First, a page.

Some Australians watching the US federal government shutdown unfold will be feeling a sense of deja vu – that is, those old enough to have lived through the supply crisis of November 1975, when the Australian government also shut down.
At the time, the blocking of the government's supply bills by the opposition-dominated Senate here triggered a chain of events that led to greatest crisis in Australia's political history – the dismissal of Parliament by the Queen's representative.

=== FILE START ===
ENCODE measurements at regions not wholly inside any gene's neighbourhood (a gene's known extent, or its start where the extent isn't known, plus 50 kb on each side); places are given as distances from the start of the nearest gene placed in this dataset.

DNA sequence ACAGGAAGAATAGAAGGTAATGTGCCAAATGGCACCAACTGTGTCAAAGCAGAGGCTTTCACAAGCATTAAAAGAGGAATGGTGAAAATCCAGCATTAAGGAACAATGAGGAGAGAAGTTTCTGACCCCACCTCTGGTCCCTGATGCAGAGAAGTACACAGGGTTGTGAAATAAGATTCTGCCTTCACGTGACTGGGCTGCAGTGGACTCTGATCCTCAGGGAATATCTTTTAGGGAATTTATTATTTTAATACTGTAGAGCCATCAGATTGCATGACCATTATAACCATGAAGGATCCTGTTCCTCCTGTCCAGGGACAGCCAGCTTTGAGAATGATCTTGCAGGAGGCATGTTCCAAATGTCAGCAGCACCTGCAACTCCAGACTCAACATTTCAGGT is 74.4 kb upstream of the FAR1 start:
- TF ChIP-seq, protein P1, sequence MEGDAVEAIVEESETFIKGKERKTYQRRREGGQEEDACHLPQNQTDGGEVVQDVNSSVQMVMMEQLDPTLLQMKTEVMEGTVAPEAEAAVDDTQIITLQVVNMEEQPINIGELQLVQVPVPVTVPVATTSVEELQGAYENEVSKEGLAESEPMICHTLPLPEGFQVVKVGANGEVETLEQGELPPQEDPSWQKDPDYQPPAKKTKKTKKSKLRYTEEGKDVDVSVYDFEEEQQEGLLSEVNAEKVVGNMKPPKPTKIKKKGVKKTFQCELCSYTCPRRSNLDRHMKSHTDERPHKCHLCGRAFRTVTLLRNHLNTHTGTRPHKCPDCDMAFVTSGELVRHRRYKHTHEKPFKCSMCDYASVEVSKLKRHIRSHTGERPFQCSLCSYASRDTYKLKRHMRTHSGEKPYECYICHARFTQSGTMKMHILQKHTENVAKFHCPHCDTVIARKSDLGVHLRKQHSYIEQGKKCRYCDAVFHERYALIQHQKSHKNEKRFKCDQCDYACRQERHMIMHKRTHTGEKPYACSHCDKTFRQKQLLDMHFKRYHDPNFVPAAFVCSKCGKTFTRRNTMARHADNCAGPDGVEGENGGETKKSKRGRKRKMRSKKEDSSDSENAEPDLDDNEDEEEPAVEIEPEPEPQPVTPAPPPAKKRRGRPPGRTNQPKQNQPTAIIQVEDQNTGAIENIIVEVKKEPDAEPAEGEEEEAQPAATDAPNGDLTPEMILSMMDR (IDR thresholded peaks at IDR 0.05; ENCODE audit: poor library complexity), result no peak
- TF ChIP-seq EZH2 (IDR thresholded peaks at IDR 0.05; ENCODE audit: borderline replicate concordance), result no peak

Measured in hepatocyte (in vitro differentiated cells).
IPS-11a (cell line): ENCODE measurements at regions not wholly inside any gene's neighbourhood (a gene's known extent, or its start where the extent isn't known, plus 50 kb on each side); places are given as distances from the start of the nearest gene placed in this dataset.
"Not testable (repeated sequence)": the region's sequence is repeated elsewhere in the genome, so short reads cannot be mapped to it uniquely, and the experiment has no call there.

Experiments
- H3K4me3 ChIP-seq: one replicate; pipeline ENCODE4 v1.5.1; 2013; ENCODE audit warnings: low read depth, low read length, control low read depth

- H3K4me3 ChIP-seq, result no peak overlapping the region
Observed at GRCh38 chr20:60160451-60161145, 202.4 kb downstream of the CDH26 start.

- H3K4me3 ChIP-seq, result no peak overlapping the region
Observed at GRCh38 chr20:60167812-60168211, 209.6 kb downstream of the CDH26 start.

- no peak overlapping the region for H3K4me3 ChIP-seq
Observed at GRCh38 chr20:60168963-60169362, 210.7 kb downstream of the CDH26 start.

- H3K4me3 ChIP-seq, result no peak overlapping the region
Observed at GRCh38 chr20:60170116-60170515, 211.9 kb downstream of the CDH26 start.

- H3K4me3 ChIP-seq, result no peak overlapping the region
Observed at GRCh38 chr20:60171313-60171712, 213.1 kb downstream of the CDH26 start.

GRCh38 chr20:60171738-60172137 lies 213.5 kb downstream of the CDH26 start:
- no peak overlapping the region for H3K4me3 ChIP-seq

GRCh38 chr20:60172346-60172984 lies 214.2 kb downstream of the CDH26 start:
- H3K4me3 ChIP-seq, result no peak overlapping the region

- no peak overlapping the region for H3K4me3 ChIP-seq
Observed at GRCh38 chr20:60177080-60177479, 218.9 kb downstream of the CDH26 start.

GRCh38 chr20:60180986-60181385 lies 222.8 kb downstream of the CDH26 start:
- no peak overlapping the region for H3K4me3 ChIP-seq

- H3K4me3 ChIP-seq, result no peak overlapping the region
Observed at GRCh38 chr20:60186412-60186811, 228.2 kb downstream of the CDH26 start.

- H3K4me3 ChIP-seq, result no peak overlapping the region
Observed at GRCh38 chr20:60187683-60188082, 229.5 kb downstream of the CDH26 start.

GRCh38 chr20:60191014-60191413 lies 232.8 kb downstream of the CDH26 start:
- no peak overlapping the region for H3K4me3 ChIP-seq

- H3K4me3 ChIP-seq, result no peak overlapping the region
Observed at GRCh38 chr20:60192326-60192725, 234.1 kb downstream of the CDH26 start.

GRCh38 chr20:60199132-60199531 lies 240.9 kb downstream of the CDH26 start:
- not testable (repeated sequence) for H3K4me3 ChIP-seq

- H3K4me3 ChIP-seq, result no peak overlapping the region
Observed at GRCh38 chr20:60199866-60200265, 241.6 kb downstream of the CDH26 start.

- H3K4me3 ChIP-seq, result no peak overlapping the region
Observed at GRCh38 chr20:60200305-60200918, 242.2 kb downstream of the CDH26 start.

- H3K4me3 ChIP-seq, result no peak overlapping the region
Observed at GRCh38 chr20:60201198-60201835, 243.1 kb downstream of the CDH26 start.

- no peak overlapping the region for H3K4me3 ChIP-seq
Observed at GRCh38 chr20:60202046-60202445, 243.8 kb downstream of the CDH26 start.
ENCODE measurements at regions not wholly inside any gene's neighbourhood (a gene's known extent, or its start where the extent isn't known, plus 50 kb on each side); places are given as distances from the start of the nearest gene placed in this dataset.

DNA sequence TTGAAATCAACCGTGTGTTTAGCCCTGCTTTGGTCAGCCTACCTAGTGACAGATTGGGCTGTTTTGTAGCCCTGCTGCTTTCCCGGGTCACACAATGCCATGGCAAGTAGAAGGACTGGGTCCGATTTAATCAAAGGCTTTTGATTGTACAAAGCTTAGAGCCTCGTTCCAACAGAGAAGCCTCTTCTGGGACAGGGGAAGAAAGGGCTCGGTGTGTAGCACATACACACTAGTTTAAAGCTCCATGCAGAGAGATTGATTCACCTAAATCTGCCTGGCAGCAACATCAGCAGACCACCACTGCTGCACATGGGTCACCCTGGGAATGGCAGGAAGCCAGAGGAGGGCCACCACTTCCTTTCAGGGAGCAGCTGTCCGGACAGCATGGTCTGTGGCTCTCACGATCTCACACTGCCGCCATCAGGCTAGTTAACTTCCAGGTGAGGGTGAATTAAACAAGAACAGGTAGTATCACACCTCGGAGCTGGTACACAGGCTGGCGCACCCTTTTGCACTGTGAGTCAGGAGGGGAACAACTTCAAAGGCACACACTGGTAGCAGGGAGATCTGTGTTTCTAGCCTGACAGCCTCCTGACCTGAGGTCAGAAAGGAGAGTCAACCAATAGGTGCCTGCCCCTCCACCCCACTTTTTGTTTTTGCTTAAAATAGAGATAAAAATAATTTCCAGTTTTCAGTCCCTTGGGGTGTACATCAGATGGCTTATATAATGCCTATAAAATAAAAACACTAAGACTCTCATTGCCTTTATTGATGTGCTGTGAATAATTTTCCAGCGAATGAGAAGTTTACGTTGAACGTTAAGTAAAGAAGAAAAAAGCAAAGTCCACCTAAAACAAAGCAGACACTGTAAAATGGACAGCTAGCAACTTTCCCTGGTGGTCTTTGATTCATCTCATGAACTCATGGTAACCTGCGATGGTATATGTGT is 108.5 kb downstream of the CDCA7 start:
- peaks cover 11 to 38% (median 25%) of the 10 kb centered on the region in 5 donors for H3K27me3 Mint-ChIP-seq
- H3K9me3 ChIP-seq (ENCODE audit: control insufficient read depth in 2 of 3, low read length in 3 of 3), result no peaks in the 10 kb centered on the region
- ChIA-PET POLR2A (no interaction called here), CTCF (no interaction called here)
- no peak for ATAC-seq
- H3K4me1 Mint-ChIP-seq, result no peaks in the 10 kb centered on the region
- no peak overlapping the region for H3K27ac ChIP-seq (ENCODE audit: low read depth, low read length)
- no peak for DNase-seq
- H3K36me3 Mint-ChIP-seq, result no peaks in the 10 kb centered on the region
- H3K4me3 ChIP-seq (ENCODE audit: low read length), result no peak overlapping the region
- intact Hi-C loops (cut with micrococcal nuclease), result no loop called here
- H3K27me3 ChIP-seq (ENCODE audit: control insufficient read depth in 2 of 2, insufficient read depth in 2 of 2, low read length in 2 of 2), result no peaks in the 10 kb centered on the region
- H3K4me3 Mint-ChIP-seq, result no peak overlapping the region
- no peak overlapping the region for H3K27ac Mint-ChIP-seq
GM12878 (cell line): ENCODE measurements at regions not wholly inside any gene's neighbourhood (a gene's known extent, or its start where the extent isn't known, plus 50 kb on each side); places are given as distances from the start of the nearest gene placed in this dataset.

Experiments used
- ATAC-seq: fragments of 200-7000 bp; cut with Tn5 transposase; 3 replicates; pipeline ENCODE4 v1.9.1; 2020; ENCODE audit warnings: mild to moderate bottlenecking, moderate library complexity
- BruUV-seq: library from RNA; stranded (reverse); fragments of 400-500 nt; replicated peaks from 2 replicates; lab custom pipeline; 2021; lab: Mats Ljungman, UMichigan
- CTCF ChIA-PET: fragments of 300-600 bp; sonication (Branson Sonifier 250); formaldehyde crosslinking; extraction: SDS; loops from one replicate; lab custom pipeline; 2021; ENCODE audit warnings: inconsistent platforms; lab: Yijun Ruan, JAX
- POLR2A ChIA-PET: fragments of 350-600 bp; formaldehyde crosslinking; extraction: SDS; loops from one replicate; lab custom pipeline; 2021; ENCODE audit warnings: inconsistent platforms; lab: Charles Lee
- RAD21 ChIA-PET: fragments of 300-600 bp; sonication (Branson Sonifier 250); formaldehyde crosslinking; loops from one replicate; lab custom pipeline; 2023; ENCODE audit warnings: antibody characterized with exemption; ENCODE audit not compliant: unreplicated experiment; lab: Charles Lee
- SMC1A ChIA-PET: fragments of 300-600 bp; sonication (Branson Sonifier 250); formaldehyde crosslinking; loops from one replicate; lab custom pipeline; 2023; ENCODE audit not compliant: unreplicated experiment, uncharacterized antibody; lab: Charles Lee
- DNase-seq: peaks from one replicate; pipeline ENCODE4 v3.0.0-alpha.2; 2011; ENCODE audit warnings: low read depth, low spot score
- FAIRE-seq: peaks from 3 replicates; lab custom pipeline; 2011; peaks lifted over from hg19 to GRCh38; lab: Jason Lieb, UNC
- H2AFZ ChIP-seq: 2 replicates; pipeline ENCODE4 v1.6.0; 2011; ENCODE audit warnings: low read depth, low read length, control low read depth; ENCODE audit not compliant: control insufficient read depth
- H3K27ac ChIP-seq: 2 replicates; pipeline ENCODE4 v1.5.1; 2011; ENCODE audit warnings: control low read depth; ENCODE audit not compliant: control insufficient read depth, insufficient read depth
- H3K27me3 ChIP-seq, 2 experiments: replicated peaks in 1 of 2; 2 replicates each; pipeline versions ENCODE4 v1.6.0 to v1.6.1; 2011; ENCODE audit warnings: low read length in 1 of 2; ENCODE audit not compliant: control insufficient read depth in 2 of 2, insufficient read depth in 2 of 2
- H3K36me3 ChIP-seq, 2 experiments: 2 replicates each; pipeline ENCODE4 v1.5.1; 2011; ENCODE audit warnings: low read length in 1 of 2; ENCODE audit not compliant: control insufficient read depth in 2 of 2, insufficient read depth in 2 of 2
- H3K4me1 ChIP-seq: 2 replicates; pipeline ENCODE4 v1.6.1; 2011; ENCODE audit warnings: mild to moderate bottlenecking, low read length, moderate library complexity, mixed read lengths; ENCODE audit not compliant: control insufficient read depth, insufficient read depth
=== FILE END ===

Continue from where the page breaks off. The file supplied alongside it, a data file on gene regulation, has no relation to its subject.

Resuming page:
Late on the morning of Nov. 11, 1975, Australia's Governor General John Kerr, unelected and answerable only to the Crown, fired then- Prime Minister Gough Whitlam, whose government had deferred the passing of two appropriation bills, which effectively left the government out of pocket by about $4 billion a month in adjusted US dollars.
Mr. Kerr then appointed an opposition leader, willing to pass the bills, as prime minister. But when Mr. Whitlam's members revolted and passed a no-confidence motion in the new prime minister, Kerr wielded the "nuclear option": He dismissed both the Senate and the House of Representatives, triggering a double dissolution election. It all happened in just a few hours. And there has never been a government shutdown in Australia since.